Figure 15 analyzes the time–frequency domain characteristics of the cutting force signals in the two machining states after the wavelet packet decomposition reconstruction. Due to the dynamic characteristics of the machine tool system, the natural frequency of the machine tool system is not identical at different machining moments. Although in Fig. 15 can roughly analyze the frequency distribution of the stable and chatter states, it is not detailed enough.

To further verify the solution's feasibility, three sets of sub-signals near the intrinsic frequency band are now analyzed individually for comparison. Figures 16, 17, and 18 show the Hilbert spectra of the sub-signals near the natural frequency of the system for the steady and chattering states. It can be seen in the figures that, when chattering occurs, there is an increase in the density of the Hilbert spectrum for the band containing the machine's natural frequencies.

In this paper, milling chatter identification is carried out based on dynamic features and wavelet packets. By measuring the dynamic characteristics of the system, it provides a basis for effectively extracting sub-signals with rich information and establishes the relationship between the dynamic characteristics of the machine tool spindle system and chatter identification. After obtaining the dynamic characteristics, sub-signals containing chatter information are extracted for signal reconstruction, and the accuracy of the reconstruction scheme is verified by numerical analysis and time–frequency domain images. Experimental results show that this scheme can effectively identify milling chatter. Based on the results obtained in this paper, future work will focus on the automatic extraction technology of chatter features, synchronously collecting different physical signals, extracting multiple chatter features, and fusing to identify chatter.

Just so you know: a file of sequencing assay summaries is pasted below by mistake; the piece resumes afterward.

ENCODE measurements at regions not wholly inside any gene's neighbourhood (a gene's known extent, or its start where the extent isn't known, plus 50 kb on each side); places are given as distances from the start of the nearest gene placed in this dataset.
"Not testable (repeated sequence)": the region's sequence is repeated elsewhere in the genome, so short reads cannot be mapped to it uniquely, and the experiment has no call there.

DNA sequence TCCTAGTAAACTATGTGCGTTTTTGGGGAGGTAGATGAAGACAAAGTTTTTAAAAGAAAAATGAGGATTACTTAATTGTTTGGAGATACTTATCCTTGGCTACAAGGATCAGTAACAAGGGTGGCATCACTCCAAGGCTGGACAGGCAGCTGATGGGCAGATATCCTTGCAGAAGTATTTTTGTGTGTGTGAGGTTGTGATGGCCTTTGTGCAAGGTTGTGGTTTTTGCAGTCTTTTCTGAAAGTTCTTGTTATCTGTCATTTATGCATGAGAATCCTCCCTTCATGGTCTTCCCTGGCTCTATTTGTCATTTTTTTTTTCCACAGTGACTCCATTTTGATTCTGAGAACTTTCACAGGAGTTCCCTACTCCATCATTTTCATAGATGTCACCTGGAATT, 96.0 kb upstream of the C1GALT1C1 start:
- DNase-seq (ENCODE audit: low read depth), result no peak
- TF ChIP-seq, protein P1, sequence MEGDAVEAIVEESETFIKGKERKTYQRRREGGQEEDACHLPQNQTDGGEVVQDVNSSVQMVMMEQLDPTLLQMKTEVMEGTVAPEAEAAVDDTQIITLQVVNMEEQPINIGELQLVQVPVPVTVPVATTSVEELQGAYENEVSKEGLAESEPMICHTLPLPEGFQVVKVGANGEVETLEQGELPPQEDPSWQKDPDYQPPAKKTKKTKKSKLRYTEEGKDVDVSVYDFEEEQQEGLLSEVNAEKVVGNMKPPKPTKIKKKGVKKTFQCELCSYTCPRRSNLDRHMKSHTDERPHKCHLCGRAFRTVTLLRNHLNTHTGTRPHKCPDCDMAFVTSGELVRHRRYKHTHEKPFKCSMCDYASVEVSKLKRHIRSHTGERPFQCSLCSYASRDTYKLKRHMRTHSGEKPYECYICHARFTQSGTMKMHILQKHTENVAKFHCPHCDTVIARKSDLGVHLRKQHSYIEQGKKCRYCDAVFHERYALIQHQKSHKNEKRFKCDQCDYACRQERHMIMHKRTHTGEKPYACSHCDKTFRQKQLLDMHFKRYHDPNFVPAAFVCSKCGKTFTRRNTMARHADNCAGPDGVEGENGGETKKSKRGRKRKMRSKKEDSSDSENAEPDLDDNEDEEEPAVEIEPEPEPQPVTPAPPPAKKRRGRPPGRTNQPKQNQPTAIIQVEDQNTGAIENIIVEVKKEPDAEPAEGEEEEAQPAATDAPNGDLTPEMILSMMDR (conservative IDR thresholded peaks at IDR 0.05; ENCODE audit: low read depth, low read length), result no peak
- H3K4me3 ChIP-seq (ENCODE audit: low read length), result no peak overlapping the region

The data that support the findings of this study are available from the corresponding author upon reasonable request.

MX and XY conceived the idea. MX, XY, ZR, and YL performed all the experiments. MX drafted the paper, and XY, ZR, and YL interpreted, discussed, and edited the paper. MX and XY finalized the paper, including preparing the detailed response letter. XY supervised the work.

The contact author has declared that none of the authors has any competing interests.

Publisher's note: Copernicus Publications remains neutral with regard to jurisdictional claims in published maps and institutional affiliations.

The authors wish to thank Changfu Liu and another anonymous reviewer, for their valuable comments. We are also grateful to the editors, for their comprehensive comments and valuable comments and post-processing of the paper.

This work has been supported by National Natural Science Foundation of China (grant no. 51874158).

This paper was edited by Daniel Condurache and reviewed by Changfu Liu and one anonymous referee.

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- Abstract
- Introduction
- Establishment of mathematical models
- Construction of the experimental platform
- Measurement of dynamic characteristics
- Wavelet analysis of cutting force signal
- Conclusion
- Data availability
- Author contributions
- Competing interests
- Disclaimer
- Acknowledgements
- Financial support
- Review statement
- References

- Abstract
- Introduction
- Establishment of mathematical models
- Construction of the experimental platform
- Measurement of dynamic characteristics
- Wavelet analysis of cutting force signal
- Conclusion
- Data availability
- Author contributions
- Competing interests
- Disclaimer
- Acknowledgements
- Financial support
- Review statement
- References